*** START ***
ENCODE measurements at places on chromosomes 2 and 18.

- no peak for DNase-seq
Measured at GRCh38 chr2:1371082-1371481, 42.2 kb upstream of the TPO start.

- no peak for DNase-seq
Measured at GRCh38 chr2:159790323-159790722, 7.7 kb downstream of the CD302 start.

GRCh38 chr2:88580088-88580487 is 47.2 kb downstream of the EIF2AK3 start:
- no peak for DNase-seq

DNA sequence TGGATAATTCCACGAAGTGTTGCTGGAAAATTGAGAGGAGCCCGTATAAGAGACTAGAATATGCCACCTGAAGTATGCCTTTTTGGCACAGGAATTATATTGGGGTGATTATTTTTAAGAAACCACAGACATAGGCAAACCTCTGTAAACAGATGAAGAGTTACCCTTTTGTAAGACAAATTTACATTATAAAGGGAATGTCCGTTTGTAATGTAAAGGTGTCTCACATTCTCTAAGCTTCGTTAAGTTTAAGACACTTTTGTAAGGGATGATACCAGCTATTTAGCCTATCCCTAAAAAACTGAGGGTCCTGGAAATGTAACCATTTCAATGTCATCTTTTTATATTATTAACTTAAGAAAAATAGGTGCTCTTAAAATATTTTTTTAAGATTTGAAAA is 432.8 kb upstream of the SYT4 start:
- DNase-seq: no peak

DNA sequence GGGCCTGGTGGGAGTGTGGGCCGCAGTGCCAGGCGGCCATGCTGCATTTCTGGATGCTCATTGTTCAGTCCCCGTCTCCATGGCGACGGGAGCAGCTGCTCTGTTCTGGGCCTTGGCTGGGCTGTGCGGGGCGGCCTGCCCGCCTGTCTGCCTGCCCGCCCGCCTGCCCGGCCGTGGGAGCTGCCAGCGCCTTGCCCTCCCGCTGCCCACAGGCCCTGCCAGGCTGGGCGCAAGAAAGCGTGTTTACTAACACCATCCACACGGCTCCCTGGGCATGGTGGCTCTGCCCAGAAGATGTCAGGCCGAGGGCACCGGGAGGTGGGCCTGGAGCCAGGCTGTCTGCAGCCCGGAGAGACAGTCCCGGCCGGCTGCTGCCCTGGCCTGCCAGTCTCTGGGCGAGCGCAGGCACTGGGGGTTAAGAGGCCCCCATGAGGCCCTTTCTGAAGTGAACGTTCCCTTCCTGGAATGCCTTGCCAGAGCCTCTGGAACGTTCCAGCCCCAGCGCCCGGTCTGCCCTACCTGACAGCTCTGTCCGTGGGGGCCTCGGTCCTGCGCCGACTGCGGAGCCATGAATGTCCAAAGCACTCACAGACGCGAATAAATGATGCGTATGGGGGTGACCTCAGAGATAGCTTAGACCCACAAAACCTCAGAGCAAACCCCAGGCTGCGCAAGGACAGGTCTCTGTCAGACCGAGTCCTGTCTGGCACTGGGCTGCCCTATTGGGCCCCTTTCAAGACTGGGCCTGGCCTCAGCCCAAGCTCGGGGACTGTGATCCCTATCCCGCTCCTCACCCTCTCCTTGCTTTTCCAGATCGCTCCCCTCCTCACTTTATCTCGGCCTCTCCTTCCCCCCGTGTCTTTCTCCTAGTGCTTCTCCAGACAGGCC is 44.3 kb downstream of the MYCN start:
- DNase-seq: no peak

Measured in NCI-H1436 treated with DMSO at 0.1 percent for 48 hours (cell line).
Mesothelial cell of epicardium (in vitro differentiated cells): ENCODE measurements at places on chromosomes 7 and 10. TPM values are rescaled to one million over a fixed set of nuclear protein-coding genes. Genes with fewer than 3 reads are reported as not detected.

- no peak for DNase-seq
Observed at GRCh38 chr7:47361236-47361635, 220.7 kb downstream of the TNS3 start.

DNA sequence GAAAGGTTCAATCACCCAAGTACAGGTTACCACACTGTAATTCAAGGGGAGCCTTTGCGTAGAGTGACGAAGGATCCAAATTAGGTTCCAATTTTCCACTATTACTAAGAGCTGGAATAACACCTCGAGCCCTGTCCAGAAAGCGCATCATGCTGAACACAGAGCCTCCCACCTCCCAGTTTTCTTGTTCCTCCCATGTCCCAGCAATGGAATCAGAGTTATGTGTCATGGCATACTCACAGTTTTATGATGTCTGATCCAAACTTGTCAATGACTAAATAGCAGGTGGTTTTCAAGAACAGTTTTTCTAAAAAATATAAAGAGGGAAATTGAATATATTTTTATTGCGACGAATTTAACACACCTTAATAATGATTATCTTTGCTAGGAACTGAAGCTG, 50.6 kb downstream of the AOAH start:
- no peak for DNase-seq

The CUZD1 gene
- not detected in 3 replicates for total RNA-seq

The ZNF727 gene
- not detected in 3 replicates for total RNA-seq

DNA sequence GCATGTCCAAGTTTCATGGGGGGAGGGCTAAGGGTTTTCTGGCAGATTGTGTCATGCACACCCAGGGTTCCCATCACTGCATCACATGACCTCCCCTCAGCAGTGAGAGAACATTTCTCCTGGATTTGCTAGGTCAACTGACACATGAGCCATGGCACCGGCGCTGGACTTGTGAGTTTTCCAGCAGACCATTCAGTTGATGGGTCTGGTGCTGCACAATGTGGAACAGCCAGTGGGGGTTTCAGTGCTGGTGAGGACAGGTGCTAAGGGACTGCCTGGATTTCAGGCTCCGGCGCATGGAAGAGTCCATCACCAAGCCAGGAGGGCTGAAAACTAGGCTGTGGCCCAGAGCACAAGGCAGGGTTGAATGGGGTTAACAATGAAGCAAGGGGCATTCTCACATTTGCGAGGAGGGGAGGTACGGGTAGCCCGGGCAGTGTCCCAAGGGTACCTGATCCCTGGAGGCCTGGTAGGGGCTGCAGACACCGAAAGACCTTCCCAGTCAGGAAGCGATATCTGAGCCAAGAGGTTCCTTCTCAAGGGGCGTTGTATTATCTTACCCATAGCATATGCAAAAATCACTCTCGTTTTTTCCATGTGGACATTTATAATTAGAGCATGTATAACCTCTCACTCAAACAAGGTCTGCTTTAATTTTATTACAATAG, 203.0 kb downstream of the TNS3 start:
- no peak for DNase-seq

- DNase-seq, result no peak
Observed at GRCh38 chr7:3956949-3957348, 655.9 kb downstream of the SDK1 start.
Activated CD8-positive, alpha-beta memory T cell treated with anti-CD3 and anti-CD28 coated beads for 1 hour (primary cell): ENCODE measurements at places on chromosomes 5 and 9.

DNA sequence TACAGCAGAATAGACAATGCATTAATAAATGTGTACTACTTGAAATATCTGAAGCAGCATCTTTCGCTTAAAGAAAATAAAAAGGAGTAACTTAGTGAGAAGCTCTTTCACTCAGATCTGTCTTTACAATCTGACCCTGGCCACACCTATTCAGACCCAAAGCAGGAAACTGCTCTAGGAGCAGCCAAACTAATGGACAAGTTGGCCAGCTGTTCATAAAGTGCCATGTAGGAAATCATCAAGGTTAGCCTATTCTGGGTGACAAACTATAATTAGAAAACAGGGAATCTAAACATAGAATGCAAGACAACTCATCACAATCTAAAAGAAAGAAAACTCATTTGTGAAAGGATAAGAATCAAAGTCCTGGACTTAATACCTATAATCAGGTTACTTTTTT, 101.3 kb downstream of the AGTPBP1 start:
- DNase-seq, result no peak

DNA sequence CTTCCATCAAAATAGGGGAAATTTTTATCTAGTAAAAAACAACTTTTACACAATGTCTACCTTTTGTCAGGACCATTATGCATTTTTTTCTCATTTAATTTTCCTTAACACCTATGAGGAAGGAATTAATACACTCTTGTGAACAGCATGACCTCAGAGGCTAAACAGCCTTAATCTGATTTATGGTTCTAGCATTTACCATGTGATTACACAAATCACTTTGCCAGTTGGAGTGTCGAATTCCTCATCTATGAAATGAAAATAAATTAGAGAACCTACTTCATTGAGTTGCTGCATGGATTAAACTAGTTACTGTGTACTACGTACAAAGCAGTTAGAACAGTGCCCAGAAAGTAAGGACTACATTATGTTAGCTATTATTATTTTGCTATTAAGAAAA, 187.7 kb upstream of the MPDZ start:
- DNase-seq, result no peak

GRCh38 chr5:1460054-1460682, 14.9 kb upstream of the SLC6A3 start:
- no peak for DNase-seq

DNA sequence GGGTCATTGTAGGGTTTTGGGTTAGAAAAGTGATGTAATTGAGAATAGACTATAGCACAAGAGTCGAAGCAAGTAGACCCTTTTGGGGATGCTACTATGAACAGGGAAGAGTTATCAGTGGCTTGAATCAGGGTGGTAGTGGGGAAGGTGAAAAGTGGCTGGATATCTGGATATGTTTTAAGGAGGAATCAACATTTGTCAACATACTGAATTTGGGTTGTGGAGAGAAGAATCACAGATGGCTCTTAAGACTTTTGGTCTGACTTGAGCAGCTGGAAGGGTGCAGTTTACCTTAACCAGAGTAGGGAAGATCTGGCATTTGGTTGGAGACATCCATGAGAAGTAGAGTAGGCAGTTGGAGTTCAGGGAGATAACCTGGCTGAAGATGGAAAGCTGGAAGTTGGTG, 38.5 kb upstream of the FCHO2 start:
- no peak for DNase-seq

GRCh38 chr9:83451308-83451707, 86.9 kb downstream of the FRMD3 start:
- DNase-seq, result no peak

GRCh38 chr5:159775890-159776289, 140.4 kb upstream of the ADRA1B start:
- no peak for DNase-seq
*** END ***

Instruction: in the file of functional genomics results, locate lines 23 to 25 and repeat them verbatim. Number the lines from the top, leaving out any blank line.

- no peak for DNase-seq

- DNase-seq, result no peak
Observed at GRCh38 chr7:3956949-3957348, 655.9 kb downstream of the SDK1 start.